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A medical residency is when a med school graduate performs on-site training in an actual facility outside of the classroom. The time span ranges from two to seven years, depending upon whether the med student is studying a specialized medical field. During the first year, residents are known as interns. This is followed by sophomore, junior, and senior resident titles. While a resident is in training, they provide direct care to patients. This includes diagnosing conditions, treating new and existing health conditions, and running tests, all of which are supervised by the doctor on-call or a senior resident. The earlier a resident is in their program, the more supervision they require. There are a few tips to keep in mind in order to help med students ease through this period of life more smoothly.

One of the essential tips to keep in mind is that everything is temporary. This rule also goes for the grueling schedules that residents endure, typically 80-hour weeks. Although there are new laws that have been put in place by the Accreditation Council for Graduate Medical Education (ACGME), the fact is life as a medical professional is going to coincide with a lack of sleep. Eventually, your body will adapt to the new sleep patterns, and it will no longer be so hard to tolerate.

It seems counterintuitive to suggest a regular fitness regime when sleep is such a precious commodity. Still, studies have shown that dedication to one’s own mental and physical health reflects their job performance. Hospital environments can be very emotional and unrelenting. The human psyche needs time to recharge. It’s essential to carve out some time to practice self-care, either at the gym or outdoors. This also applies to mental struggles. Whenever you feel anxious or depressed, it is vital to ask for help. Take the same advice you would give to a patient and seek out a support system to stay healthy.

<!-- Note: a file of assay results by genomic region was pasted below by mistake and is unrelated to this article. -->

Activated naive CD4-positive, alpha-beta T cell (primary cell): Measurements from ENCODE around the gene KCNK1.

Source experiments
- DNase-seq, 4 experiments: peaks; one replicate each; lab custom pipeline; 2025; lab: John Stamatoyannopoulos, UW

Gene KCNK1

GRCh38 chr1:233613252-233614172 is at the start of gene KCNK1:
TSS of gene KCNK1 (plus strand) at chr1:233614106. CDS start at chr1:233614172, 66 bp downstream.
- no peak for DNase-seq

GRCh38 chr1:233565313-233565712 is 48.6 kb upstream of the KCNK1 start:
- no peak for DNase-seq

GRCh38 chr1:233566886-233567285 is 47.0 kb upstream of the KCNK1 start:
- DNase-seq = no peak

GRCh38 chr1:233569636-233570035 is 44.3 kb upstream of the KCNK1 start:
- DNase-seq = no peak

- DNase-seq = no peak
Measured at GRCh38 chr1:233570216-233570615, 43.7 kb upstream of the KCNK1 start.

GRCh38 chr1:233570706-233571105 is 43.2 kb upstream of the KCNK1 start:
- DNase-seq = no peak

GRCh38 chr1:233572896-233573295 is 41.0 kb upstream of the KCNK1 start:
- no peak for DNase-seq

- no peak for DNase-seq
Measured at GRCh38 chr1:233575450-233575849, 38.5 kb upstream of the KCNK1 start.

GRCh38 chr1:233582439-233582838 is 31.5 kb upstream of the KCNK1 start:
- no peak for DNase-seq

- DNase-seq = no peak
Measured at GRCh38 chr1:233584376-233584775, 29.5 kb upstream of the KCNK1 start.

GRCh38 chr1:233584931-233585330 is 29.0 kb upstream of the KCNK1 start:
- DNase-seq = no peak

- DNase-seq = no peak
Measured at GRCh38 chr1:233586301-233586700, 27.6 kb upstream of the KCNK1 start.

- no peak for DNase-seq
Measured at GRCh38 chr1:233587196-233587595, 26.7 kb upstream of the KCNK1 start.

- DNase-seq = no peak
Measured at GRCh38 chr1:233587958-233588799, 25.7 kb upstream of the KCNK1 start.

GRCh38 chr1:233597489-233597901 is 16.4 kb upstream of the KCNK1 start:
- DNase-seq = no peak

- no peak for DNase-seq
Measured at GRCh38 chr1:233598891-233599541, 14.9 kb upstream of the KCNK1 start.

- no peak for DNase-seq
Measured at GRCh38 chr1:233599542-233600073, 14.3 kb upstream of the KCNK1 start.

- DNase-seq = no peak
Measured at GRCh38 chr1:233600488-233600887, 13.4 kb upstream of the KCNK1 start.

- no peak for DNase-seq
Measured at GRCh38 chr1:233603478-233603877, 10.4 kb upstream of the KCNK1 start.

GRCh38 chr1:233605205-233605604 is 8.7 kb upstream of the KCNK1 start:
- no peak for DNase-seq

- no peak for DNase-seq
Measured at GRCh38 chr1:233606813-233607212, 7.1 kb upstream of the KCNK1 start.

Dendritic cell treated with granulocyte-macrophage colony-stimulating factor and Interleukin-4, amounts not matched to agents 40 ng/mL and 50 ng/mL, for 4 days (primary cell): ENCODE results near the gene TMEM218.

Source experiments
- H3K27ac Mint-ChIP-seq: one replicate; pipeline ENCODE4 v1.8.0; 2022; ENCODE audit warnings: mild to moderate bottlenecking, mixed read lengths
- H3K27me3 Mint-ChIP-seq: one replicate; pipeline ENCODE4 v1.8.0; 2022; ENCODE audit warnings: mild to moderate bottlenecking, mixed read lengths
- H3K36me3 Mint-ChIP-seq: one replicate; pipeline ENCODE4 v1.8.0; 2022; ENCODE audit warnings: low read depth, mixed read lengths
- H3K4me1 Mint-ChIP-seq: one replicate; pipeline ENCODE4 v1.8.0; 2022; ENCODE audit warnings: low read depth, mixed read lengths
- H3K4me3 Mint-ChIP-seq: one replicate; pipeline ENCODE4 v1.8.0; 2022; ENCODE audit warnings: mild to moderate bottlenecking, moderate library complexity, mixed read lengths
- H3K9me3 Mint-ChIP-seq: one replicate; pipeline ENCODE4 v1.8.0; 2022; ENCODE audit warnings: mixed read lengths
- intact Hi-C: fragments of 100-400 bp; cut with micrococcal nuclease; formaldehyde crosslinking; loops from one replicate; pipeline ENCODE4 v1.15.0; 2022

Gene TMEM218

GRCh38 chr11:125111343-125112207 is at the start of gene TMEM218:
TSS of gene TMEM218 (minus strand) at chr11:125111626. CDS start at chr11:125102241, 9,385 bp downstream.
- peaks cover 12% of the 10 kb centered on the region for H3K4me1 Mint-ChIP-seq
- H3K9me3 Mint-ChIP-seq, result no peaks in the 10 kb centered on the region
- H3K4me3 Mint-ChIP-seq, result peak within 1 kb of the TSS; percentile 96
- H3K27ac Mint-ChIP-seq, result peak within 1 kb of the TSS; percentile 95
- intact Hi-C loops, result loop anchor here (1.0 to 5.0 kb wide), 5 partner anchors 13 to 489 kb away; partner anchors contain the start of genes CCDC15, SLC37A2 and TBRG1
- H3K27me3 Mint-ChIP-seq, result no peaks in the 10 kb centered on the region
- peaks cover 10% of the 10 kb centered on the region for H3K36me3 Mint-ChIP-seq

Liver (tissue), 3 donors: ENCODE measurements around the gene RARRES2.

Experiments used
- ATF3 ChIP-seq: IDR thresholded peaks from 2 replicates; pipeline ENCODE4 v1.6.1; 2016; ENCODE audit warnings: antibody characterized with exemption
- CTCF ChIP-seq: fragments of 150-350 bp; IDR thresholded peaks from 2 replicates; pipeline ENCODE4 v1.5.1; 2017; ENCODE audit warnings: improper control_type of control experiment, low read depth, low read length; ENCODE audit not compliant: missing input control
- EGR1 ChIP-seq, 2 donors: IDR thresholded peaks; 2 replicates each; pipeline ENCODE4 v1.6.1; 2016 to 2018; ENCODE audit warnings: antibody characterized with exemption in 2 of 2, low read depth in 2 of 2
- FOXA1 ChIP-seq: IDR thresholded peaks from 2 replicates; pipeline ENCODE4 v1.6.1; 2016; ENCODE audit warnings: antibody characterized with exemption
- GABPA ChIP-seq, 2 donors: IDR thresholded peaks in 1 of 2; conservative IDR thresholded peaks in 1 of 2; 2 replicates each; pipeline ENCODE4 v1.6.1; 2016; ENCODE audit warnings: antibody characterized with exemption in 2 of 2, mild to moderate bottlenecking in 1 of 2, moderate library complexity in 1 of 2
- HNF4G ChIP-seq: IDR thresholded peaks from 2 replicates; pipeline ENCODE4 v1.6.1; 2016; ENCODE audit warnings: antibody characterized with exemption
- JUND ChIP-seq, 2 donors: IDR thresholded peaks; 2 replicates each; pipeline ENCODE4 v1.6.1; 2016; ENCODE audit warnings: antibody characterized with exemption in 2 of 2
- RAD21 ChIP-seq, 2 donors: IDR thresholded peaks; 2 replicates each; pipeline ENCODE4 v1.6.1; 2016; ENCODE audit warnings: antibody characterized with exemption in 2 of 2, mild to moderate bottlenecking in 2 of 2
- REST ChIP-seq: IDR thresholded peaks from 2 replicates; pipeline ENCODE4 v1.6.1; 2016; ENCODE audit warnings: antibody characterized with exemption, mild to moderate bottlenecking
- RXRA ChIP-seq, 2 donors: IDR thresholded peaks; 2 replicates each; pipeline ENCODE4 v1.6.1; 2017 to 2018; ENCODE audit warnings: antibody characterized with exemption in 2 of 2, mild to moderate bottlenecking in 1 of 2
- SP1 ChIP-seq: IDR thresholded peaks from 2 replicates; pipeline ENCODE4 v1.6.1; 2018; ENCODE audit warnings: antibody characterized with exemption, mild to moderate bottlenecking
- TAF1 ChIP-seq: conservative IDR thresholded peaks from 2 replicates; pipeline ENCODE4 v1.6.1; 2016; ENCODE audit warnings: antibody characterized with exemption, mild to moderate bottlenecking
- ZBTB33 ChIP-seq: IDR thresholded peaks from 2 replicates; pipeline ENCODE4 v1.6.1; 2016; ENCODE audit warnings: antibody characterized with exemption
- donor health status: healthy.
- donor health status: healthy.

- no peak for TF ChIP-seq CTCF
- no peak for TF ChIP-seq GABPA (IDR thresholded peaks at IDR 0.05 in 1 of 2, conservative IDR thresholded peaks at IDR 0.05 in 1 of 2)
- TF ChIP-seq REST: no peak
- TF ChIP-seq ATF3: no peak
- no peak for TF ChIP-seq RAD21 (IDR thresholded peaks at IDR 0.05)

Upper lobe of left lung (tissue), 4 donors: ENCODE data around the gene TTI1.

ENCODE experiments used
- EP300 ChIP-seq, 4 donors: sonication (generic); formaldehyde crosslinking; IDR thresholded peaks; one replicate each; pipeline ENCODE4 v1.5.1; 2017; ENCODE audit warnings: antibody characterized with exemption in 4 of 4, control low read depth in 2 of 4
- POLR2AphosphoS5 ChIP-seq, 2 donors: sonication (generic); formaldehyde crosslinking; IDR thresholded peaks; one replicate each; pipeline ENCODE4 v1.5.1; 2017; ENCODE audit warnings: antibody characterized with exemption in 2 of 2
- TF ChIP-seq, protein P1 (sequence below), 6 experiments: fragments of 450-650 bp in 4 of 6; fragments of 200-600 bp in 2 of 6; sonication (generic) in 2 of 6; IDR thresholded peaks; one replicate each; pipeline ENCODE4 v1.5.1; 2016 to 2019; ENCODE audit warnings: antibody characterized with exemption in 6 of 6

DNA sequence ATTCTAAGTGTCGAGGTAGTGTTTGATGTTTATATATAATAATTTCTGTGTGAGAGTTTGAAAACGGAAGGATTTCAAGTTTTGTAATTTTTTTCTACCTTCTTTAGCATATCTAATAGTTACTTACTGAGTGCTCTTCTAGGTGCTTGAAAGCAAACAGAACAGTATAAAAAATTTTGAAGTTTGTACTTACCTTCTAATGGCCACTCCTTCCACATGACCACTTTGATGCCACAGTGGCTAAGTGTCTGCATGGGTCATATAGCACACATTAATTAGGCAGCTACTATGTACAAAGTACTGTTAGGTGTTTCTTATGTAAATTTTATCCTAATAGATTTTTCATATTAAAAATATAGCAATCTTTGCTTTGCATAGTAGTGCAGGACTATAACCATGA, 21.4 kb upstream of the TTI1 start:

Another tip is to always be honest, even if you know it’s not what people want to hear. There is a lot of pressure on a resident to always have the correct answer when the spotlight is on them, but it is far better to say I don’t know than to offer a potentially damaging guess. Respect and dignity will come faster if you are transparent about your humility and lack of knowledge about a topic.

It can be very easy to isolate during the residency years because your whole world is in a bubble. Because of this, it is crucial not to lose contact with old friends or people you feel close with, whether they are medical school friends, high school friends, family, or loved ones.